It didn't take a genious to figure out Bungie was testing their co-op network model for 6 player co-op.

    Now, the game has shipped, and only 4-player co-op is present in the game. It could simply be that Bungie tested 6 player co-op, and figured it would be too much for their network model to handle.


    It could be that Bungie decided "we can make it work, but only if we take full advantage of a hard drive."
    This would mean players without hard drives wouldn't be able to play on-line co-op, explaining the current situation.

    Garnett said "there's no way they would do that" reffering to the possibility that this could have been done on purpose. I disagree. I think Bungie absolutely could have made this decision. I could also imagin Microsoft reacting to this decision by saying "Don't tell anyone about this because we don't want to lose a single sale". Microsoft has jerked Bungie around on the PR side before. They told Bungie to change Halo: Recon to Halo ODST, then made Bungie sell it as a full $60 release instead of an add-on as it was designed to be. They even pulled Reach gameplay footage from Bungie's own website in the weeks leading up to release, claiming Bungie didn't have the rights to show new footage.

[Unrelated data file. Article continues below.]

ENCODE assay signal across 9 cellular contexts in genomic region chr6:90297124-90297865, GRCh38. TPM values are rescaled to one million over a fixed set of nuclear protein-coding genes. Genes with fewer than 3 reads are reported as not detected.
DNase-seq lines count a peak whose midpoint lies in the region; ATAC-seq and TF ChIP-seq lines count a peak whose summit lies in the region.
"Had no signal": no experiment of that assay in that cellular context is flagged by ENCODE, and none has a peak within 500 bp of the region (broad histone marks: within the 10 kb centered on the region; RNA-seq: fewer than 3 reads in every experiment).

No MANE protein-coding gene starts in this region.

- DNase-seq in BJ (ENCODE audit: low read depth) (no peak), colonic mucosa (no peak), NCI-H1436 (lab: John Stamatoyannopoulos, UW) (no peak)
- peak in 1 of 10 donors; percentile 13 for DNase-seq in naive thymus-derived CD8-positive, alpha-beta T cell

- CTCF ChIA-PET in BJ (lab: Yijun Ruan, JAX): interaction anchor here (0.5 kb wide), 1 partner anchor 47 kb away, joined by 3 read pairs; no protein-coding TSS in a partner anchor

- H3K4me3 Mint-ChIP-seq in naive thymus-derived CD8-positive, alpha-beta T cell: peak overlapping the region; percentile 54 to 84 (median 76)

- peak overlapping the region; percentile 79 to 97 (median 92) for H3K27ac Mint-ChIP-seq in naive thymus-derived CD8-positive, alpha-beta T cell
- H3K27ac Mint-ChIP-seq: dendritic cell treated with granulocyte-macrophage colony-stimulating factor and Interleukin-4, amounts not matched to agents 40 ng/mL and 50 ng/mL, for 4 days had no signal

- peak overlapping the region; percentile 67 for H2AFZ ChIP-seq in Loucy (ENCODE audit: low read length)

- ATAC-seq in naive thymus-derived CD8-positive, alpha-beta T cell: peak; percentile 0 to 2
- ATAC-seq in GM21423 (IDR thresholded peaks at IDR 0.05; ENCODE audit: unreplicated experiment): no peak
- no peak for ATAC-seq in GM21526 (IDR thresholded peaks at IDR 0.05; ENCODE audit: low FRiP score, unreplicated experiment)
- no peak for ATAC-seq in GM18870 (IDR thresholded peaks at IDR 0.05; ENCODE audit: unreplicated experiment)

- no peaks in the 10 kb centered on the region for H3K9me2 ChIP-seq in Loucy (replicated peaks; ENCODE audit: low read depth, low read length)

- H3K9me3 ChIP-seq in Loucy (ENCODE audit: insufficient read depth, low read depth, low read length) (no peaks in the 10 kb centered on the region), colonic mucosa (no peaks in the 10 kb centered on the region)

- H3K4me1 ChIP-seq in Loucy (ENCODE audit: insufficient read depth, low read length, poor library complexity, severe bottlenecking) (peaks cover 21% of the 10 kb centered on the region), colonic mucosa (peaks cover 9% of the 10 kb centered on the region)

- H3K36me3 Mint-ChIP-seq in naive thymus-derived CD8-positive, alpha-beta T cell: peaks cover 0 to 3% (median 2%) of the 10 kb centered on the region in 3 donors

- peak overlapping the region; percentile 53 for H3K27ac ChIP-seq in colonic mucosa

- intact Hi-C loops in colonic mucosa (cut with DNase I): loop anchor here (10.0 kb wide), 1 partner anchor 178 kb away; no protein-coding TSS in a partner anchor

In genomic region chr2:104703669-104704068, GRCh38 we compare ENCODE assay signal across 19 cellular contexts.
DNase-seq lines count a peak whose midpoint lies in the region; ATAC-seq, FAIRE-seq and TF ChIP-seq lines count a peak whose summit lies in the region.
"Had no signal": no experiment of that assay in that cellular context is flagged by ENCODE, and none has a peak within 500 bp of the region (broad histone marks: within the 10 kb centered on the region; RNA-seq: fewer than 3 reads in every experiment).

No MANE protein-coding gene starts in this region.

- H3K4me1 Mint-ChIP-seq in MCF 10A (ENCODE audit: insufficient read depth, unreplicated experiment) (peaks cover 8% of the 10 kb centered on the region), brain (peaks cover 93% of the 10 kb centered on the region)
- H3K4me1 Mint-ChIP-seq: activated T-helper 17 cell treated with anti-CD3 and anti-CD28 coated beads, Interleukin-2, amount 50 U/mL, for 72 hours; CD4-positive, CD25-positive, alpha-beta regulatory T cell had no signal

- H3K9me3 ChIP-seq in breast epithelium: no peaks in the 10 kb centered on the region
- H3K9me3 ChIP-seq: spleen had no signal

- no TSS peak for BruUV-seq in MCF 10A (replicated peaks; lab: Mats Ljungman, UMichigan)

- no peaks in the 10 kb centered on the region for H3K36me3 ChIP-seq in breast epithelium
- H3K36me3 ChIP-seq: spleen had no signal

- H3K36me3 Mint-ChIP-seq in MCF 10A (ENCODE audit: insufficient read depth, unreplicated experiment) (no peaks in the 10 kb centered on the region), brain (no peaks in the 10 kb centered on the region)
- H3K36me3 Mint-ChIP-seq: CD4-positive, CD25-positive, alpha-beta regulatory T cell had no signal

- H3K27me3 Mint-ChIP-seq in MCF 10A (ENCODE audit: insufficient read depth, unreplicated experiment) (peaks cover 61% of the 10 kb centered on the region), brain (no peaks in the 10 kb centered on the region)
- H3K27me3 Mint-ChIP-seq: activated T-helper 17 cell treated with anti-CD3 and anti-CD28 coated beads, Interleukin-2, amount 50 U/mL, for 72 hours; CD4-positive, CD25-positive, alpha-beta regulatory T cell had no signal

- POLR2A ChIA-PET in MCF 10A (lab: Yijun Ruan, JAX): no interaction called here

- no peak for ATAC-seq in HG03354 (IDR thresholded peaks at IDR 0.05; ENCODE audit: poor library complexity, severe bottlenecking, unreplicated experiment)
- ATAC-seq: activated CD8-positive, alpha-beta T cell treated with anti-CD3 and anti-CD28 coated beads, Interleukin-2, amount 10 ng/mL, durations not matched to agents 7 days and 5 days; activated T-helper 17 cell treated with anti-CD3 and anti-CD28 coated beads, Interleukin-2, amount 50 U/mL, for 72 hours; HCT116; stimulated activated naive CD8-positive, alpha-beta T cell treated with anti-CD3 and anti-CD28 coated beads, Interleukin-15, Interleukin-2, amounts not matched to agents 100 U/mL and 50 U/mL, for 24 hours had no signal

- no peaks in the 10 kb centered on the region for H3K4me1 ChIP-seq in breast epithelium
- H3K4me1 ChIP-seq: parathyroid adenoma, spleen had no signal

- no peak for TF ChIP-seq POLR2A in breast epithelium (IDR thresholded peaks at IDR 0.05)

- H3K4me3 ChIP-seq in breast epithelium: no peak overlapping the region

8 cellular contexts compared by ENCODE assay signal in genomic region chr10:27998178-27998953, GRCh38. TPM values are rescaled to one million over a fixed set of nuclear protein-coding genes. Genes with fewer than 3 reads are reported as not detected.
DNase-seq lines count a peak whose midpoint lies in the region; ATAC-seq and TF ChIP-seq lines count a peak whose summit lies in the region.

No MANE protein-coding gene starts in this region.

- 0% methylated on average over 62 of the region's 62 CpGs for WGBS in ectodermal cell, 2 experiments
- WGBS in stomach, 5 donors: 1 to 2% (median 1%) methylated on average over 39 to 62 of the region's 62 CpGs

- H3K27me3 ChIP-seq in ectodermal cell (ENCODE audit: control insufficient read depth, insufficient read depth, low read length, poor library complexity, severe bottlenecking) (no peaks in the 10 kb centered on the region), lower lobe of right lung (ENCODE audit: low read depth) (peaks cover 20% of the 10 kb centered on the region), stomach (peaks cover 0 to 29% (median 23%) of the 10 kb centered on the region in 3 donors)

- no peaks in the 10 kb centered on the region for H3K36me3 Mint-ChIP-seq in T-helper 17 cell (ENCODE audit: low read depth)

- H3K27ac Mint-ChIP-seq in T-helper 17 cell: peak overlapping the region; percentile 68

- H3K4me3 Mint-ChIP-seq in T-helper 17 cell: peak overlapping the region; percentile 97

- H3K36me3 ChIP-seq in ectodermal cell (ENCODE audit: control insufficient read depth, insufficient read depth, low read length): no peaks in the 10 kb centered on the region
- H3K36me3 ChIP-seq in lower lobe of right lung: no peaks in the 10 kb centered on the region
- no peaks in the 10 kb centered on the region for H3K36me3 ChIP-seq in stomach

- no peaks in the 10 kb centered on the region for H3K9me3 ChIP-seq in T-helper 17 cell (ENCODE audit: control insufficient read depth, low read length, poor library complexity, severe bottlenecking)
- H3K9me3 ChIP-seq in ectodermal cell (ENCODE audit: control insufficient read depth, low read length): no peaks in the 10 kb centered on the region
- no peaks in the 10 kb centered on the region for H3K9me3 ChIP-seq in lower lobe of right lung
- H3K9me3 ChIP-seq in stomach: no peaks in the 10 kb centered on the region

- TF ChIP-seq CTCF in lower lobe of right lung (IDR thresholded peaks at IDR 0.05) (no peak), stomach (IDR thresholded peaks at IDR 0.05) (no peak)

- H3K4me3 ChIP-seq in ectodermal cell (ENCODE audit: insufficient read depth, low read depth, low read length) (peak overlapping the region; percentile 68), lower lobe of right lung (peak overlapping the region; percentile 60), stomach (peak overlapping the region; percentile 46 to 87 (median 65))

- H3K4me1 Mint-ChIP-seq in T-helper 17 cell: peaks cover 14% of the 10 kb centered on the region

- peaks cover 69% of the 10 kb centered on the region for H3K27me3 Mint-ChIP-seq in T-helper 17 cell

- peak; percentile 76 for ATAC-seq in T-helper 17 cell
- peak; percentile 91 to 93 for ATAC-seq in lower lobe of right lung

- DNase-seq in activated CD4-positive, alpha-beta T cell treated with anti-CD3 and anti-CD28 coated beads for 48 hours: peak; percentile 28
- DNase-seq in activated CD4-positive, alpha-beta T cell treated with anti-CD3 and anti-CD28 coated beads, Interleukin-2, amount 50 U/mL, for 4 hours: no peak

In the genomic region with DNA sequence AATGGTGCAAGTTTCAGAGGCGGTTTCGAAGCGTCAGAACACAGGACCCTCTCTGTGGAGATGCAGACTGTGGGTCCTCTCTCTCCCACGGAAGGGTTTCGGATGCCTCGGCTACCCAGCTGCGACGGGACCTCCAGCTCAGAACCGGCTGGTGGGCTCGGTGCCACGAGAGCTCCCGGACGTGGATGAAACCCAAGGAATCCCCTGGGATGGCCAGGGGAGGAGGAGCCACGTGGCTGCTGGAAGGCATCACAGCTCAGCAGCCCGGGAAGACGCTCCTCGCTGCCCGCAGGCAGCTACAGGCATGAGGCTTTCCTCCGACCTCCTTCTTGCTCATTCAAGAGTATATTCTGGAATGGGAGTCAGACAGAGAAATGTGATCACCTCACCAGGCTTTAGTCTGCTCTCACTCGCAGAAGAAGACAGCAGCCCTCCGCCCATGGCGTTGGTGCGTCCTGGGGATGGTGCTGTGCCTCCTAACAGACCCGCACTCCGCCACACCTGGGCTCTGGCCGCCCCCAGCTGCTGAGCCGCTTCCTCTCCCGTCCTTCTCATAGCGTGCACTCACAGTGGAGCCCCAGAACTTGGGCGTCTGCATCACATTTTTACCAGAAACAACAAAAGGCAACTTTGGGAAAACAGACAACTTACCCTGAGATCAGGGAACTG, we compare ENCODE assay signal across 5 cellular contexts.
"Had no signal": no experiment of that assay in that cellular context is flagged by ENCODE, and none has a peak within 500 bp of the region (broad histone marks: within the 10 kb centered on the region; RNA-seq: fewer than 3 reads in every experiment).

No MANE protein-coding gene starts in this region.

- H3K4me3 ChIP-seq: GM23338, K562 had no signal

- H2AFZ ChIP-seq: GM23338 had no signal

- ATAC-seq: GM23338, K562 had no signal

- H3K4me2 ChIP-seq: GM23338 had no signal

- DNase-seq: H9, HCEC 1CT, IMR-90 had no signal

So, we know co-op matchmaking is being added to the playlist options in the middle of October. My personally long shot theory: 6 player co-op will roll out at the same time, and on-line co-op will still require a hard drive. Even if the 6 player co-op doesn't end up happening, I think Microsoft is playing dumb on this as long as they can, when it was by design the entire time. If it truly was some kind of mistake, Bungie would have made mention of it in an update by now, but so far they've pretended the issue doesn't exsist. I'd bet money Microsoft told them to keep their mouth shut on this one.

    Ok. Rant over. Discuss.......................... I'm tired now.

    Thread Truncated. Click to see all 7 replies.